by Joseph P. Farrell, Giza Death Star:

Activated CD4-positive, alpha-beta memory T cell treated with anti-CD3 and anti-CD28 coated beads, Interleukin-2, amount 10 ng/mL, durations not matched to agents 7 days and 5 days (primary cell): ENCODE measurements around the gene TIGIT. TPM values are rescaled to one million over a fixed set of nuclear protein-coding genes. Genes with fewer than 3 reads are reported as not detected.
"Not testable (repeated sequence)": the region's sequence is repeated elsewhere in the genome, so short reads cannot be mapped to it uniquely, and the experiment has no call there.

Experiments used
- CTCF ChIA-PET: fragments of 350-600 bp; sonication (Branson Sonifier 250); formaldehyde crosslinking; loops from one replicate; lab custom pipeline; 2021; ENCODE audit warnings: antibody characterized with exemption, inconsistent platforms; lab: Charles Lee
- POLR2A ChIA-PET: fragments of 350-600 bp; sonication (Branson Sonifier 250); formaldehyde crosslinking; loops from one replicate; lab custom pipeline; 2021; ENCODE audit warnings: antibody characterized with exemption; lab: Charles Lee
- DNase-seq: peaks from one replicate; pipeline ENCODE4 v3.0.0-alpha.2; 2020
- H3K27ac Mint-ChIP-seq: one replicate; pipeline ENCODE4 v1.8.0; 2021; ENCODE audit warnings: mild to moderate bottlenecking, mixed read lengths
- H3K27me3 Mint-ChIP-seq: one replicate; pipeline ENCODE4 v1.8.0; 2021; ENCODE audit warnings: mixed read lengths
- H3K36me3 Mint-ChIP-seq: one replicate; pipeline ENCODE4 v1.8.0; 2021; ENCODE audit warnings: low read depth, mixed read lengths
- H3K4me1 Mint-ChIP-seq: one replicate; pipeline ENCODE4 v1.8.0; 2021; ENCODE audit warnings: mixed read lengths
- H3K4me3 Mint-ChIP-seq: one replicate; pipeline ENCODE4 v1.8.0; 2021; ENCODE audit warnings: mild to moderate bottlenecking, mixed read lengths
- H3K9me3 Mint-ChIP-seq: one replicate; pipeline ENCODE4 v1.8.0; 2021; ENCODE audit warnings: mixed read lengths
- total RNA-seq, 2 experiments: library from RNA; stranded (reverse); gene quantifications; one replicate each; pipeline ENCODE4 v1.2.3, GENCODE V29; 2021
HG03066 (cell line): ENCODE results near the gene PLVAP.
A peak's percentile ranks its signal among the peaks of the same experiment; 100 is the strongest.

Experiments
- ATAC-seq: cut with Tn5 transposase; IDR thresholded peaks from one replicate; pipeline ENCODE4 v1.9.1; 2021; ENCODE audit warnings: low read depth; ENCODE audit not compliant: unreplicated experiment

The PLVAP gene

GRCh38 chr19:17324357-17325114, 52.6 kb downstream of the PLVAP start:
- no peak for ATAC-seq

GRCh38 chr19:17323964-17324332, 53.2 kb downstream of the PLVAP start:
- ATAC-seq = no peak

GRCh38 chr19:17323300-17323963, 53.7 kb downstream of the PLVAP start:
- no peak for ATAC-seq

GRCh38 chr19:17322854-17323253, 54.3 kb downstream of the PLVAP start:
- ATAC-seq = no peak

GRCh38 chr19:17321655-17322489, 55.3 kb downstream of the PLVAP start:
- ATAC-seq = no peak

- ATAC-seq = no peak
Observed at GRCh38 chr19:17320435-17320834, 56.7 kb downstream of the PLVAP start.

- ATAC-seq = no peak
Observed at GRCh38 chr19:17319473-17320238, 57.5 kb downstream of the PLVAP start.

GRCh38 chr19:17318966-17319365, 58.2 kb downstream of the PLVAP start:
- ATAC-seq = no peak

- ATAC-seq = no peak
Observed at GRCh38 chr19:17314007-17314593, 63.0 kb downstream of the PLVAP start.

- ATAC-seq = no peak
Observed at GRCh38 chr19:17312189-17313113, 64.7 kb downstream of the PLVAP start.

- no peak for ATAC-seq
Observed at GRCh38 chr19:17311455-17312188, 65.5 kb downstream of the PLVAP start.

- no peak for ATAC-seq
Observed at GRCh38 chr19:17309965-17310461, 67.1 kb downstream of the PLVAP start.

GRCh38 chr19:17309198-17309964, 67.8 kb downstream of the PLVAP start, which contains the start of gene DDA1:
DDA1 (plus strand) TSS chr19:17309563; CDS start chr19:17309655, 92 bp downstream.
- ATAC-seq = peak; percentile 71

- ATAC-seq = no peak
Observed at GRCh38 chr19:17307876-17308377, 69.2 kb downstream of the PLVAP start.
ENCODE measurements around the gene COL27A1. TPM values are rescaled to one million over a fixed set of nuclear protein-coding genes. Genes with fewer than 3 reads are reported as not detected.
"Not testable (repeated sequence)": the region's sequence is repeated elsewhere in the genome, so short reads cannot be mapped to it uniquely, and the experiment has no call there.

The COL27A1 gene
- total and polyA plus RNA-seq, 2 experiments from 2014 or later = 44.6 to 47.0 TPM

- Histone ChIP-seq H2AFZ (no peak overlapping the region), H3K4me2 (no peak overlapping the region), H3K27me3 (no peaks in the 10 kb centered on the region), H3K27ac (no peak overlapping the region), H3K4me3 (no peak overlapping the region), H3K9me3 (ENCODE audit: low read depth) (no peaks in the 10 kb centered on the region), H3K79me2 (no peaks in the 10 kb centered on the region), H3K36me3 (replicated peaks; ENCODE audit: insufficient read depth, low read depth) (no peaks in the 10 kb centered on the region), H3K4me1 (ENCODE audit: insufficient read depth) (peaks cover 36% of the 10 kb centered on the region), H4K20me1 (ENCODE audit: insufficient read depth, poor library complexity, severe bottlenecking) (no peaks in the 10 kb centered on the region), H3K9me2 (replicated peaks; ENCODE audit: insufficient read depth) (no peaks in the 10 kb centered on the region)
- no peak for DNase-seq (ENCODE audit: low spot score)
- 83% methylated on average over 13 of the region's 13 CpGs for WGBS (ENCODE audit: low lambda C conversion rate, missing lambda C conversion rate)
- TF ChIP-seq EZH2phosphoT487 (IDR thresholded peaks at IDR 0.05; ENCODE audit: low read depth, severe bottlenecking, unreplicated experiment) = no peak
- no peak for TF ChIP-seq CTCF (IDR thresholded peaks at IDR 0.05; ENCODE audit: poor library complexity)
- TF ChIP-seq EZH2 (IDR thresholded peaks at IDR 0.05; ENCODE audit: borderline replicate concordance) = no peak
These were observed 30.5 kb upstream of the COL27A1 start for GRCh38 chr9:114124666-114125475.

Last week, June 5, was the sad anniversary of the assassination of U.S. Senator Robert F. Kennedy in 1968 at the Ambassador Hotel in downtown Los Angeles. As with the assassination of his brother, I watched it happen. I was visiting my youngest sister,k and she was awake nursing one of her sons, while I was up late helping her tend to the others. Then the announcement came on TV that he had been shot, and then they played his last address to his supporters packed into the ballroom of the hotel. I was eleven years old, but I remember the feeling, because like many boys my age, with the age of eighteen fast approaching, and no end in sight to Mr. Johnson’s war in Vietnam, I was hoping, like many others my age, that Mr. Kennedy would win. He and Senator Eugene McCarthy of Minnesota were running on an anti-war fix-American-first platform. Johnson’s Vice President, Hubert Humphrey, and his Republican opponent, Richard Nixon, represented “more of the same” behind all their rhetoric.